Huge jump in Mac revenue propels Apple to record-breaking quarter

Huge jump in Mac revenue propels Apple to another record-breaking quarter

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Apple MacBook cash dollars money
A 25% increase in Mac sales helped Apple beat analysts' expectations during the September quarter.
Photo: Ed Hardy/Cult of Mac

Apple pulled in record revenue during the July-through-September quarter: $90.1 billion, an increase of 8% over the same period of last year. That’s $1.29 in earnings per share, a 4% annual bump. Most of Apple’s signature products experienced revenue growth.

“Our record September quarter results continue to demonstrate our ability to execute effectively in spite of a challenging and volatile macroeconomic backdrop,” said Luca Maestri, Apple’s CFO.

25% surge in Mac sales revenue powers overall growth

During Apple’s earnings call after Thursday’s announcement, CEO Tim Cook gave a lot of credit for the quarter’s revenue surge of 25% for Mac sales over the same quarter last year – best in the history of the company – to the arrival of the popular M2 MacBook Air and M2 MacBook Pro.

“Their incredible long battery life. stunningly rich display and lightning fast speeds are a signature part of the Mac experience and help drive an all time record revenue for Mac during the September quarter,” he said.

But he also admitted that Apple’s problems making Macs in the April-through-June period helped drive the increase seen in the following quarter. “We were able to satisfy pent-up demand that carried forward from the significant supply constraints we faced during the June quarter,” said the CFO.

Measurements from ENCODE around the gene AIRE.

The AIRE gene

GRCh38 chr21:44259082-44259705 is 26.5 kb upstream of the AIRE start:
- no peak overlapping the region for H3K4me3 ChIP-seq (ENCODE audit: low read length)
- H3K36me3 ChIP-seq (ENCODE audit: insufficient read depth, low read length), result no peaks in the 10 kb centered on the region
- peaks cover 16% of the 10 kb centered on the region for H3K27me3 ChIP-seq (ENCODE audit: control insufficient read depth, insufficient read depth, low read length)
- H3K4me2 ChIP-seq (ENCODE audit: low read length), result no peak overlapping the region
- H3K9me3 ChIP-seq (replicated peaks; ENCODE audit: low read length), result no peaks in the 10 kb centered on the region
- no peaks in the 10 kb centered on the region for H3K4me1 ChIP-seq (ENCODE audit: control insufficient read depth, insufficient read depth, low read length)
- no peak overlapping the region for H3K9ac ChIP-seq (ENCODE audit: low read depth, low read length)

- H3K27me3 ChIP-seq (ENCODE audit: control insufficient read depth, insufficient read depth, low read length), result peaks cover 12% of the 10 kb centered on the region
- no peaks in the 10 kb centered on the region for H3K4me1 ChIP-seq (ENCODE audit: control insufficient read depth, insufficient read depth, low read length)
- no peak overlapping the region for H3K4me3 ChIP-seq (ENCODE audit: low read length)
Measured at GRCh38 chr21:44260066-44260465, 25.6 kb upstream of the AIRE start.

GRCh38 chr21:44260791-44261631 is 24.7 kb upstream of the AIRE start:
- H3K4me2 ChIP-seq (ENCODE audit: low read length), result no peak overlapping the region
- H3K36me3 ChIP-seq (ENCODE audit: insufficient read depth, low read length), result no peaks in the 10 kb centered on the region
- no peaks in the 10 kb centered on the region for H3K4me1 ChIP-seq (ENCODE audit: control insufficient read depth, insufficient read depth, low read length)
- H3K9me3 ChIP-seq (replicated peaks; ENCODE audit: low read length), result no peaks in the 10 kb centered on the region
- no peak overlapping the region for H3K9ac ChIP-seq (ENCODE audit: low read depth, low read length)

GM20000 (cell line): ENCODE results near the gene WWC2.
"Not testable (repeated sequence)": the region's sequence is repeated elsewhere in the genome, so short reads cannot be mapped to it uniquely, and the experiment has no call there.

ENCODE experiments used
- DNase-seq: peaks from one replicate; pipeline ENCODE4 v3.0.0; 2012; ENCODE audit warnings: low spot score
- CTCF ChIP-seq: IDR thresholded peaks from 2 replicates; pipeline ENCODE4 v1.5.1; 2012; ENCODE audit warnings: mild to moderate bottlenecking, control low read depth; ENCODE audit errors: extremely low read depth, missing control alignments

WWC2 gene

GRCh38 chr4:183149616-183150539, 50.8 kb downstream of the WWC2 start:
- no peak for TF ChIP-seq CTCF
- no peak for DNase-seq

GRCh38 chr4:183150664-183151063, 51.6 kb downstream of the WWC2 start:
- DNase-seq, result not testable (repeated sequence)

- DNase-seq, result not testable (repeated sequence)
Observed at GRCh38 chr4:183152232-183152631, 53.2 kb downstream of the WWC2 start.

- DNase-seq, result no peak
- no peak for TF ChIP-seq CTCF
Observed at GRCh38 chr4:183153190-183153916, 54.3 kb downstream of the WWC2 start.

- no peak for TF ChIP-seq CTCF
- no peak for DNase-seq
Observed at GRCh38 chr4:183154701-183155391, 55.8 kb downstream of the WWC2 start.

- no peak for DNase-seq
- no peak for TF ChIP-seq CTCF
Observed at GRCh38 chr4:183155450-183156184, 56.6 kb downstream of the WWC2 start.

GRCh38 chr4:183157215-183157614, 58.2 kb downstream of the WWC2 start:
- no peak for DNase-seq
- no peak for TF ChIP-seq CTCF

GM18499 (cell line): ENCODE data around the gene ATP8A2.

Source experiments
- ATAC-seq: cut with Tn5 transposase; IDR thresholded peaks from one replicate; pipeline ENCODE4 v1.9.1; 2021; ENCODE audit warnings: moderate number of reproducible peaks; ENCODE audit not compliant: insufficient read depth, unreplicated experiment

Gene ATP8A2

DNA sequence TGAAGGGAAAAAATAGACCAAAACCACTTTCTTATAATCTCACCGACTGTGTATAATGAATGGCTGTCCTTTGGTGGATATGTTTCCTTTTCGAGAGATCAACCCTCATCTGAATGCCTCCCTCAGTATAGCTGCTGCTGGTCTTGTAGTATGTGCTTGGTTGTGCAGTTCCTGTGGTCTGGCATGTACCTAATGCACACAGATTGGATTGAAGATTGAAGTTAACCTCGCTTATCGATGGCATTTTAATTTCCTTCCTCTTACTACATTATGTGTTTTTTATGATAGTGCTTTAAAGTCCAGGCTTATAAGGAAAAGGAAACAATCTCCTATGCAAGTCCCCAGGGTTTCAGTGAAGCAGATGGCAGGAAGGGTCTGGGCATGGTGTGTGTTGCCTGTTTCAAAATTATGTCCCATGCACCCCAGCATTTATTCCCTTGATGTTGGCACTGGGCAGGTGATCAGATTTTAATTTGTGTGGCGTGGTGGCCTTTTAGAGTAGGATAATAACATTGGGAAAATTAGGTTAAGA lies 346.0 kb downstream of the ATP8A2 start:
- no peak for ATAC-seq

25% surge in Mac sales revenue powers overall growth
Mac revenue has never been higher, but it came after a weak quarter.
Chart: Ed Hardy/Cult of Mac

And the company’s overall bump in revenue took place in spite of heavy foreign exchange “headwinds” affecting performance, Maestri said.

“We reach the September quarter revenue record of $90.1 billion, up 8% year over year, despite over 600 basis points of negative foreign exchange impact with new September quarter records in the Americas, Europe, Greater China and rest of Asia Pacific importantly in constant currency,” he noted, adding that product revenue of $71 billion for the quarter was up 9% year-over-year.

Maestri also pointed out that, with the end of Apple’s fiscal year (the holidays are Apple’s Q1), it has been a staggeringly great year for revenue growth.

“[For] our entire company during the past four quarters we grew our business by 8% or $29 billion, reaching more than $394 billion of revenue,” he said.

iPad decline blamed on product launch timing

iPhone revenue during the September quarter increased 10% year-over-year to $42.6 billion. This is Apple’s largest source of revenue by a wide margin, so its growth added substantially to the bottom line. Revenue includes the iPhone 14 series which debuted in October.

But iPad revenue had another down quarter, dropping 13% compared to last year to $7.2 billion. When asked about the drop, Cook pointed out that the revenue during the September 2021 quarter was pushed up by the releases of multiple new tablets. That didn’t happen this year.

“A year ago, we launched iPads in September,” noted Cook. “We launched iPads this year in October. The other point to remember is that the iPad Pro had just launched before the quarter started in the year ago quarter so it was our first quarter of it. So it was an exceptionally strong iPad quarter a year ago and the launches were really key to to that performance.”

Looking ahead to a meh quarter

Before Thursday’s announcement, analysts were expecting Apple to bring in $88.90 billion. And the company was expected to earn $1.27 per share. It beat both of those predictions, but analysts also expected iPhone revenue to reach $43.2 billion, which it did not.

And Maestri has a warning for investors about the last quarter of 2022. Mac sales revenue will decline versus the same period of 2021.

“We have a very challenging compare against last year, which had the benefit of the launch and associated channel fill of our newly redesigned MacBook Pro with M1,” said the CFO. “Therefore, we expect Mac revenue to decline substantially year over year during December quarter.”

The comment raises questions about whether Apple will introduce the Macs it supposedly has waiting for November.

Ed Hardy and co-wrote this article.

Source: Apple

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